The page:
The Edinburgh Fringe
Fringe 2008 Reviews (27)
Steven Berkoff was always one to ignore standard practice and offers the first interval at Pleasance in living memory. He also provides an impressive theatrical production on a large scale with only the limited set, backed by Liberty holding a meat hook, reminding visitors that this is the Fringe.
For almost 2½ hours we are plunged into the tough world of Irish immigrant longshoremen in 1950s New York, so familiar from the iconic film starring Marlon Brando and Eva Marie Saint. The period is subtly invoked by a constant soundtrack mixing jazz with rock and roll.
Simon Merrells plays the Brando part of Terry Malloy and like the whole cast, acquits himself well. He is a former boxer with the legendary line "I could have been a contender" followed by the lesser known but equally evocative "I could have been somebody instead of a bum".
With the encouragement of spunky convent girl Edie (Coral Beed) and the burliest priest you ever saw, Vincenzo Nicoli's Father Barry, he eventually regains the pride that seemed lost forever when he started taking dives in the ring.
The impediment is John Forgeham's tough Gentleman Johnny, supported by Terry's unscrupulous brother Charley The Gent (Robin Kingsland). He is the leader of the union with a finger in every pie and a disciplinary regime that can only be described as murderous.
The whole is presented in characteristic Berkoff style with his greatest strength, creation of atmosphere especially through beautifully realised slowed down action scenes, as good as ever.
The performance builds to a showdown that will be familiar to the film's many devotees. This is proper theatre and should satisfy all those who have seen enough solo shows and amateurish nightmares to last a lifetime.
In a couple of efforts at Traverse, Joel Horwood has shown himself to be a great talent and this coming of age comedy confirms the impression. He is a chronicler of ordinary lives in Constable Country, this time a town that sees Lowestoft as the height of sophistication and exciting night life.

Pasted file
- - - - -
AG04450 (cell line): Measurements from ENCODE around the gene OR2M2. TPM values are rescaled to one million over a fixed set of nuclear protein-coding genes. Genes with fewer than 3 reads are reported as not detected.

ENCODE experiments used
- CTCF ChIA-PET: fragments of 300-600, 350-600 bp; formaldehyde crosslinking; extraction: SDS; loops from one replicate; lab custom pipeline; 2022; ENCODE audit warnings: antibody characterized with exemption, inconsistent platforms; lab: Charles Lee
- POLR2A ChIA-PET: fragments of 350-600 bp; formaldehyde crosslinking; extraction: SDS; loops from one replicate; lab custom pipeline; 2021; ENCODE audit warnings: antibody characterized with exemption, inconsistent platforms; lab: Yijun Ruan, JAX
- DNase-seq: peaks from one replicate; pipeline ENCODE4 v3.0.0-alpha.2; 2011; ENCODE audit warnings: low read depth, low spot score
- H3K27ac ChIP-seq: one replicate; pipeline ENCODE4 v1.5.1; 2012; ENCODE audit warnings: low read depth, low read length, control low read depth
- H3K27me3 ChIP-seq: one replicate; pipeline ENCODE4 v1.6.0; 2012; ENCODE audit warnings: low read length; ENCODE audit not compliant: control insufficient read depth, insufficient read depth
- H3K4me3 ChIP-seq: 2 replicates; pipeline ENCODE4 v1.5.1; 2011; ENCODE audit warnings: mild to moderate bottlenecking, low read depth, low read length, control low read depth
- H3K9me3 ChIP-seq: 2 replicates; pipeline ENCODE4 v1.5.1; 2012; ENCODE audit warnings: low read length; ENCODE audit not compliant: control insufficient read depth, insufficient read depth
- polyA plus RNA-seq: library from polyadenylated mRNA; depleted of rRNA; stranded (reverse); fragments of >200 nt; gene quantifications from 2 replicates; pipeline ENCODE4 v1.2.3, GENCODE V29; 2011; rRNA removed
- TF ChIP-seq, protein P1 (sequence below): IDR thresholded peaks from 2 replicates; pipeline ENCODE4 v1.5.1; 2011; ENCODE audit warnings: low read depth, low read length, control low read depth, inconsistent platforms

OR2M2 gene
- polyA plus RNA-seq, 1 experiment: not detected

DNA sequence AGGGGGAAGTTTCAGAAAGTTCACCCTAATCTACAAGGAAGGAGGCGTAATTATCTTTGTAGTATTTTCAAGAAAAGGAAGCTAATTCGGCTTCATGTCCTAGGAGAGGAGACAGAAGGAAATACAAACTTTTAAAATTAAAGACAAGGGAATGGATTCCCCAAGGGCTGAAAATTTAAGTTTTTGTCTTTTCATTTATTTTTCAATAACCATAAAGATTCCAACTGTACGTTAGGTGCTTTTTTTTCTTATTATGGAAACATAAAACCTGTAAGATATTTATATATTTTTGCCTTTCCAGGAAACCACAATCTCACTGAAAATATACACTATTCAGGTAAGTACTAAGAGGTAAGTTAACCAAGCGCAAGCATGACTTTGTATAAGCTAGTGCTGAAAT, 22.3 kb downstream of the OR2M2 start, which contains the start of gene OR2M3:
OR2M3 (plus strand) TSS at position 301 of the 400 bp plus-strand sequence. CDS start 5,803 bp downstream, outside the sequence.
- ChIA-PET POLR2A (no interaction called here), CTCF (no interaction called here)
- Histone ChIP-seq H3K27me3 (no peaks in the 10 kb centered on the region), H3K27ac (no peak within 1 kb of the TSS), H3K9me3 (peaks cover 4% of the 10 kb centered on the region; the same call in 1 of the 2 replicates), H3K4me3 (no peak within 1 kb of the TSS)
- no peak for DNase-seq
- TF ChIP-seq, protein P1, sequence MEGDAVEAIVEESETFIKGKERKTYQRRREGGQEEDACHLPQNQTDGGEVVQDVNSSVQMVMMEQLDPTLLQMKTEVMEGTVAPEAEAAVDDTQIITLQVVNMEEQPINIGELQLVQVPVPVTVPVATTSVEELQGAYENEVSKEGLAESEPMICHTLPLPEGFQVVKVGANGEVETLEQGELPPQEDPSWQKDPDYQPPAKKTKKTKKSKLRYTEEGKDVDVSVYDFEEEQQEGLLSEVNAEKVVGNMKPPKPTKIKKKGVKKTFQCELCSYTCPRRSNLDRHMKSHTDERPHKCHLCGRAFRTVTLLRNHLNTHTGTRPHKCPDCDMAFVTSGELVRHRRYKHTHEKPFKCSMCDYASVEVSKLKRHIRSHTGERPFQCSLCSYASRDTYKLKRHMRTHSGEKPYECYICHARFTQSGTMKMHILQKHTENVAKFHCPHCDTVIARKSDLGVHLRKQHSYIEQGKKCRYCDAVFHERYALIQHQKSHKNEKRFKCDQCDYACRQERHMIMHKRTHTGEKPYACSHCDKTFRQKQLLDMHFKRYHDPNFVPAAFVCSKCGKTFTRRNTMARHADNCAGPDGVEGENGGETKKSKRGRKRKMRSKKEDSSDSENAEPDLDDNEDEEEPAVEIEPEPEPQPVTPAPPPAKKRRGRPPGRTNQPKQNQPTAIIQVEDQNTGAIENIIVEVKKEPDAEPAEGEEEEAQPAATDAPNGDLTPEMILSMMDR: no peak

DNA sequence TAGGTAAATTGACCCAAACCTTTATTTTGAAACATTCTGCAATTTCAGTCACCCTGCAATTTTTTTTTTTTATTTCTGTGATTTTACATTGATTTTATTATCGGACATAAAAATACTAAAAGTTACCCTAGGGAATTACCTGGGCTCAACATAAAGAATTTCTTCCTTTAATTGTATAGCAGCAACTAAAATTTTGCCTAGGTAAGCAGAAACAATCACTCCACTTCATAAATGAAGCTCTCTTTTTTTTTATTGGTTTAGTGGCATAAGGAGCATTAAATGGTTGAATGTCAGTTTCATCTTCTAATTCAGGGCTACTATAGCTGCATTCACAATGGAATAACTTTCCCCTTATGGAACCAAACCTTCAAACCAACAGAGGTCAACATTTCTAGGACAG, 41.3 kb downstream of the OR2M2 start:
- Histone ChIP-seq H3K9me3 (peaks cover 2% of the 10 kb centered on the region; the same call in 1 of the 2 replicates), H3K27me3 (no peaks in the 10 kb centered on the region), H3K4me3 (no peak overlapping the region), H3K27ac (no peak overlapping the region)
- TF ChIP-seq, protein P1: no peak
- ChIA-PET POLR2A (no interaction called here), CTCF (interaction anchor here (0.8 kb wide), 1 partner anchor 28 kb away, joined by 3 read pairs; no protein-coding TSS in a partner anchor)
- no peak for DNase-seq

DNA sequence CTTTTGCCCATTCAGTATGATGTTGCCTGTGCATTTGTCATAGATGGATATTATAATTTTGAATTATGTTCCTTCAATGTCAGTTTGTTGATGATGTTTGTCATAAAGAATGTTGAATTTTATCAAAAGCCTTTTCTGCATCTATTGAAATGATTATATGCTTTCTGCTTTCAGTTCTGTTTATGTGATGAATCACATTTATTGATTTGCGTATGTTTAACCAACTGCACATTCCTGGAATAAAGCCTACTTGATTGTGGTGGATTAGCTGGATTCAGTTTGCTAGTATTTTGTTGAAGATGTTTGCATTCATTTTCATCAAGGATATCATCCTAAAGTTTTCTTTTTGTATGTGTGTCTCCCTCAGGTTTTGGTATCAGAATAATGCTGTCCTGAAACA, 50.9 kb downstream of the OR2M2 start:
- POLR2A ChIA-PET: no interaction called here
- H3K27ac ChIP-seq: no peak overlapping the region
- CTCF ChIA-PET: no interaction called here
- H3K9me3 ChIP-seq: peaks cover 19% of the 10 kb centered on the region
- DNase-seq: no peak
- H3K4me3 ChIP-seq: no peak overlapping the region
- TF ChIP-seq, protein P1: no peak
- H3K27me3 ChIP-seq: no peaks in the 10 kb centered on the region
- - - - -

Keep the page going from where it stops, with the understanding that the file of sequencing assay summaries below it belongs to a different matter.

The story focuses on a trio of teenagers during their GCSEs and each is a well-rounded, sympathetically drawn individual.
Aaron Foy as Fitz and Harry Hepple playing Wheeler are best mates with different outlooks. The former has great common sense and needs it. He lives with a father who three years on is still almost catatonic following the loss of his wife and requires the support of his young son to hold on to sanity.
Wheeler enjoys the luxuries of a stable family with money. He has university aspirations and a good brain but the ability to bypass it after a couple of drinks.
They enter into a wild, picaresque journey after meeting a gorgeous nymphet called Dani(ella) (Gemma Soul). Spoilt does not adequately describe this young, blonde heiress whose mother makes up for a broken home with every luxury and great tolerance.
Dani persuades the boys that a night on the town would be more fun than Biology revision and then winds them around her little finger with consequences that could blight their lives forever.
All three of the younger actors play their parts perfectly, seemingly recreating their own experiences - at least to an extent- while Andrew Barron and Rosie Thomson as all of the parents prove to be character actors with a sense of both drama and humour.
Read some other reviews, as the audience were whooping at the end, having discovered some merit in this bland musical about boys behaving boringly.
A quartet looking and singing like a boy band to the accompaniment of a pair of acoustic guitars have got stuck at a Costa airport where they relive the excesses of the previous week. Their ideas of humour are strictly 18-30, talking about vomiting and shagging when they are not calling each other gay.
The catalyst for the drama is slaggy Essex girl, Sophie. Each of them has had sex with her except for her devastated boyfriend of around three nights, Ross. He inevitably takes the news badly.
In song and insult, the show continues in this vein for 75 minutes. If you have a puerile sense of humour and go for the obvious bad taste jokes or if you love boy bands this might just be the one. Otherwise .....